“EIA assumes that no new federal leases are granted during the STEO forecast period, but that permitting and drilling on currently held federal leases continues pursuant to Interior Department orders [SO-3395],” said EIA’s spokesperson Tim Hess. “No effects likely will occur until 2022 because there is roughly a minimum eight- to 10-month delay from leasing to production in onshore areas, and longer in offshore areas.” 

In late March, when she agreed to share her perspective with P&GJ on the federal land conundrum, WEA’s Sgamma offered an outlook for a long set of legal and regulatory battles. Her own lawsuit most likely will not get a ruling in federal court until this fall, Sgamma estimated, noting three months of briefs in the spring and early summer.  

She does not expect individual operators to also file lawsuits on the overall ban, but they could regarding the permitting process.  

“There might be space for lawsuits on failure to approve permits in a timely fashion if they do not recover from the immediate temporary moratorium,” Sgamma noted.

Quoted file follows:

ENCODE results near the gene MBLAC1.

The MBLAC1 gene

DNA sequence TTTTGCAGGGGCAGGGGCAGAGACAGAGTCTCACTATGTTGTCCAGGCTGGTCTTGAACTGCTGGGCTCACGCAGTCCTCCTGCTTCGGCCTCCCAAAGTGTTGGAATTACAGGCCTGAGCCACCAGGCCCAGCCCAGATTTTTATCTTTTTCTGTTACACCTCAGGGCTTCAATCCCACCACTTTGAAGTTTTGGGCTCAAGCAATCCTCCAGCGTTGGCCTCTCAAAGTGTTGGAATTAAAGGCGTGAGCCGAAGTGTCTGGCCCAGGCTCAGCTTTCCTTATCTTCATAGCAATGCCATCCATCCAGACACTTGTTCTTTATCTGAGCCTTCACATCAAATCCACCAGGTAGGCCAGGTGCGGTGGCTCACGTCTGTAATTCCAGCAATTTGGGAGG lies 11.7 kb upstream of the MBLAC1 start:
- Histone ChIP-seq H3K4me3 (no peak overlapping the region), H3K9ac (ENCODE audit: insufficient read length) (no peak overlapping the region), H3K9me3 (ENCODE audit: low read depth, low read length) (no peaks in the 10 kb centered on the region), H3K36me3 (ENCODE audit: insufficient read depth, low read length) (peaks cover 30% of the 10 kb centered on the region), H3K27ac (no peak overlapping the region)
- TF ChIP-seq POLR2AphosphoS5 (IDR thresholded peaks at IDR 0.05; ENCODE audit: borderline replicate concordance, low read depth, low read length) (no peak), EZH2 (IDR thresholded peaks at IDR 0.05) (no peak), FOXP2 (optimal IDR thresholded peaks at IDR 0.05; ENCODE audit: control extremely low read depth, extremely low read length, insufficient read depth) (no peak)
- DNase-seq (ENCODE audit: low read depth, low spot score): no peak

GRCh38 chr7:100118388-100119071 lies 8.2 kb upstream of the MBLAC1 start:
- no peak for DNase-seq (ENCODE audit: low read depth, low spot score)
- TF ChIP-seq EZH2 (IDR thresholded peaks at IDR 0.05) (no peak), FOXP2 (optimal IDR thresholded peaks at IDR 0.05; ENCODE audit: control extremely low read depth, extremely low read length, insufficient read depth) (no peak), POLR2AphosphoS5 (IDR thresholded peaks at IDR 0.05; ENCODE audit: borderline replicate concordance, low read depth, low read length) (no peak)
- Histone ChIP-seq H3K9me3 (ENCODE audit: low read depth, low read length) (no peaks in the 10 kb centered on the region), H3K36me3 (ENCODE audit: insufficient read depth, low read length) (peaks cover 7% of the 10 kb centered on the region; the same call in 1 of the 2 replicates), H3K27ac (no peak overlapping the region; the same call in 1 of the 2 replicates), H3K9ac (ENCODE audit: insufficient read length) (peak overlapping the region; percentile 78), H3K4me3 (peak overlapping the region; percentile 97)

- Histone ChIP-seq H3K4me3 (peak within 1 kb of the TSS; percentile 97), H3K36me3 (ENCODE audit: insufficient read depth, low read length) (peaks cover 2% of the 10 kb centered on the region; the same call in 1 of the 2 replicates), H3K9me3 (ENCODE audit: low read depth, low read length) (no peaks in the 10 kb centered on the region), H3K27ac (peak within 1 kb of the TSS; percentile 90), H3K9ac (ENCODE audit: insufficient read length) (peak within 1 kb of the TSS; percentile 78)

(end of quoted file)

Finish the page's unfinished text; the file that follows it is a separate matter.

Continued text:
“We’ve got enough to handle with all the existing leases we’re already defending in lawsuits from environmental groups,” she added. New Interior Secretary and former New Mexico Congresswoman Deb Haaland likely will follow President Biden’s clear mandate regarding oil and gas development on federal lands, she said. “I don’t think she will change course on the leasing ban at all, given her personal antipathy to oil and gas on federal lands.” 

Also, in late March, the Washington, D.C.-based API released a climate action framework concluding that a long-term ban or significant curtailment of federal leasing and development would cause coal use to reverse and increase by 15%, and carbon dioxide (CO2) emissions in the power sector would increase 5.5% by 2030, according to a recent analysis prepared for API by OnLocation Inc.  

Additionally, an Obama administration Bureau of Ocean Energy Management report analyzing the effects of offshore leasing restrictions found that U.S. GHG emissions will not be affected much and, in fact, could increase slightly in the absence of new offshore leasing.